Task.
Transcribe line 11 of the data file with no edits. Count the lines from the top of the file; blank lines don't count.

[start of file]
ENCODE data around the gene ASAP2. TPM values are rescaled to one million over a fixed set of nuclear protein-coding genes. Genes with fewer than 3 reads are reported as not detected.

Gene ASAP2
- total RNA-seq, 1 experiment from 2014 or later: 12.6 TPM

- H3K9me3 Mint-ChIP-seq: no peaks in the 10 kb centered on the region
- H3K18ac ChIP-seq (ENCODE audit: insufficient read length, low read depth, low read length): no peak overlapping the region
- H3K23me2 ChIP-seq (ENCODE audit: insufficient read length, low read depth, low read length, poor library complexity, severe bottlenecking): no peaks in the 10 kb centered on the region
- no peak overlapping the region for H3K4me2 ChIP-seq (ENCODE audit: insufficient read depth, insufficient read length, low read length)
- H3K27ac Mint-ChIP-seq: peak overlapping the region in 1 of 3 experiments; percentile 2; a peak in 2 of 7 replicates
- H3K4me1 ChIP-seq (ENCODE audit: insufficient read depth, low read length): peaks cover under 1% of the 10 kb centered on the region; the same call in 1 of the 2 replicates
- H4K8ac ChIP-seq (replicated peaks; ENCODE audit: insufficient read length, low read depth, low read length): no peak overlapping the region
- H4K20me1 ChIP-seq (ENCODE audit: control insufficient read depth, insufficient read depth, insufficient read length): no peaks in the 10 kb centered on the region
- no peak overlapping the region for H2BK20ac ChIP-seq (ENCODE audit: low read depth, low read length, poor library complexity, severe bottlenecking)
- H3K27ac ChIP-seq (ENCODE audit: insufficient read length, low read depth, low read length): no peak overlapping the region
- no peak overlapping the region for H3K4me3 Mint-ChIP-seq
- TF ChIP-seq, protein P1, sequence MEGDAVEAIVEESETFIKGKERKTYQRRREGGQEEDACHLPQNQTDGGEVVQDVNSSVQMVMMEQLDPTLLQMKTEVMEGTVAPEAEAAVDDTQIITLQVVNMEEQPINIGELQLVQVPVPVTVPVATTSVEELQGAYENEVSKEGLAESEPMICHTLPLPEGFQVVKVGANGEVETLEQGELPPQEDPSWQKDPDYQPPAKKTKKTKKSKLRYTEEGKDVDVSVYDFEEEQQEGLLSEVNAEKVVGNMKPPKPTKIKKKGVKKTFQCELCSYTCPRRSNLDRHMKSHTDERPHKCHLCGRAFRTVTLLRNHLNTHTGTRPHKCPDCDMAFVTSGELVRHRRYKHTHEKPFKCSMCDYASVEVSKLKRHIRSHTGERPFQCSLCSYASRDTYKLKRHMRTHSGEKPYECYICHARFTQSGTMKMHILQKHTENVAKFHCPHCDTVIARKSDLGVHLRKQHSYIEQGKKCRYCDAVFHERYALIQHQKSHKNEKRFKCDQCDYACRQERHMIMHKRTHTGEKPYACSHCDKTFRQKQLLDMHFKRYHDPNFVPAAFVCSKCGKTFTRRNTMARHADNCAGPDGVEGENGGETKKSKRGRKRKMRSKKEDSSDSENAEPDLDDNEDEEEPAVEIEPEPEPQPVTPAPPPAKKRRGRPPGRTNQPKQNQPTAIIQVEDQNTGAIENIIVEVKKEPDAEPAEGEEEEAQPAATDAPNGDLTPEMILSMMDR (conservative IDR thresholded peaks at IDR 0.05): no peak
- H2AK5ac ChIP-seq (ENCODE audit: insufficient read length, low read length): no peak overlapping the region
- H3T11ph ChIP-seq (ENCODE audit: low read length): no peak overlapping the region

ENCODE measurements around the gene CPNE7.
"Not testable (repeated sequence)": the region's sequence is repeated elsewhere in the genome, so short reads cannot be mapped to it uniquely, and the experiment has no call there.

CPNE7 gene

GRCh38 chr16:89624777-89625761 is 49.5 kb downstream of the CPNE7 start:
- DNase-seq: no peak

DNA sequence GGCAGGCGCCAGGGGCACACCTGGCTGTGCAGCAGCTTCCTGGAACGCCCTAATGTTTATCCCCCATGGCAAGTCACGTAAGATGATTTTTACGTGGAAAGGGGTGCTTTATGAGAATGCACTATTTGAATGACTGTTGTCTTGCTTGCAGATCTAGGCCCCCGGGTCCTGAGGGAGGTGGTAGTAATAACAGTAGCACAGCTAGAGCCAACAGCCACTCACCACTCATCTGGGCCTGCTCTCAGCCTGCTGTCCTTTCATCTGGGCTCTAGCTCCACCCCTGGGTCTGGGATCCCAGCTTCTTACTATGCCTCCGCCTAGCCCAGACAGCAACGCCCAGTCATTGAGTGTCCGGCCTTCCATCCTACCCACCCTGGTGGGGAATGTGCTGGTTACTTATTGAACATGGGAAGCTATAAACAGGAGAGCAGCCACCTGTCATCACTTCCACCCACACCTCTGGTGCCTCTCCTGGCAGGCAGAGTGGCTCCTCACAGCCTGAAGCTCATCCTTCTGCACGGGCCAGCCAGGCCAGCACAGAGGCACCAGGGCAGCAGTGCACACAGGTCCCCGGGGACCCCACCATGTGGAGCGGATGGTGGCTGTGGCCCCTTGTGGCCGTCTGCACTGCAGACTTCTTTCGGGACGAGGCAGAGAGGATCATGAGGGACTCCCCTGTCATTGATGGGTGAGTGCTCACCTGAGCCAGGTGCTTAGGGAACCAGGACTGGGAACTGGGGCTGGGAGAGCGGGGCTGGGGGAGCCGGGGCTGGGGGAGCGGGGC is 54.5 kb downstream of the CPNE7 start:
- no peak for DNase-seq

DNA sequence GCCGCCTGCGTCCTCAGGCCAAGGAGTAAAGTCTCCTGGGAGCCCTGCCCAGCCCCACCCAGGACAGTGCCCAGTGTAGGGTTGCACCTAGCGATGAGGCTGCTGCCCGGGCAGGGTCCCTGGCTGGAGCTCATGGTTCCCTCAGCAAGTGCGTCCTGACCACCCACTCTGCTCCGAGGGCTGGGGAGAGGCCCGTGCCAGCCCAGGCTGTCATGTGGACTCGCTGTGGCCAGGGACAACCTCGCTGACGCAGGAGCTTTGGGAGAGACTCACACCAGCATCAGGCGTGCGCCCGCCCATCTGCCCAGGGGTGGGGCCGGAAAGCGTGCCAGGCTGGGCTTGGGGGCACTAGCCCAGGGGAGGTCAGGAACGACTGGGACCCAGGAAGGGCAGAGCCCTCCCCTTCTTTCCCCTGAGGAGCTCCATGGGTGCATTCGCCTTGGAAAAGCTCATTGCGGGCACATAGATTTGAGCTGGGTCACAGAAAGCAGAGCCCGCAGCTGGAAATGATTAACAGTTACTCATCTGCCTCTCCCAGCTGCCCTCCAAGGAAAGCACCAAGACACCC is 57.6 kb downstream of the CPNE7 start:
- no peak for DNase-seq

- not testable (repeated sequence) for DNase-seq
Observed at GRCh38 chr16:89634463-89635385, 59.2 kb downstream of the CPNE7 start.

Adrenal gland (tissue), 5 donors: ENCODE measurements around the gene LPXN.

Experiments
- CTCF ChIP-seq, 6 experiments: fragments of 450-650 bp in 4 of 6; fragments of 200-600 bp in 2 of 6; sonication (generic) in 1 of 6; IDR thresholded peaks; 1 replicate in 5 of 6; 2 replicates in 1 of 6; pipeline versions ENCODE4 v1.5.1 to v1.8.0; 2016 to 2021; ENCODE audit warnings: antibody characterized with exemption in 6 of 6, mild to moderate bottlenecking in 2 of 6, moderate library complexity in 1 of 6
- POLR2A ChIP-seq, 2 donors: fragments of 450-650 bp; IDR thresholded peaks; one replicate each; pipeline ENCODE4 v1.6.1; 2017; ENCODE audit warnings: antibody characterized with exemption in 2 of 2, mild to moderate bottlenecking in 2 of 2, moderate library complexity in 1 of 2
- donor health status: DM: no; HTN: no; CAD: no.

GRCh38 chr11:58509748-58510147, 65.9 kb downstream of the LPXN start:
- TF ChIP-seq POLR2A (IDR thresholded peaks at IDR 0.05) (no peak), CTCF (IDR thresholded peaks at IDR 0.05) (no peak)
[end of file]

- H4K20me1 ChIP-seq (ENCODE audit: control insufficient read depth, insufficient read depth, insufficient read length): no peaks in the 10 kb centered on the region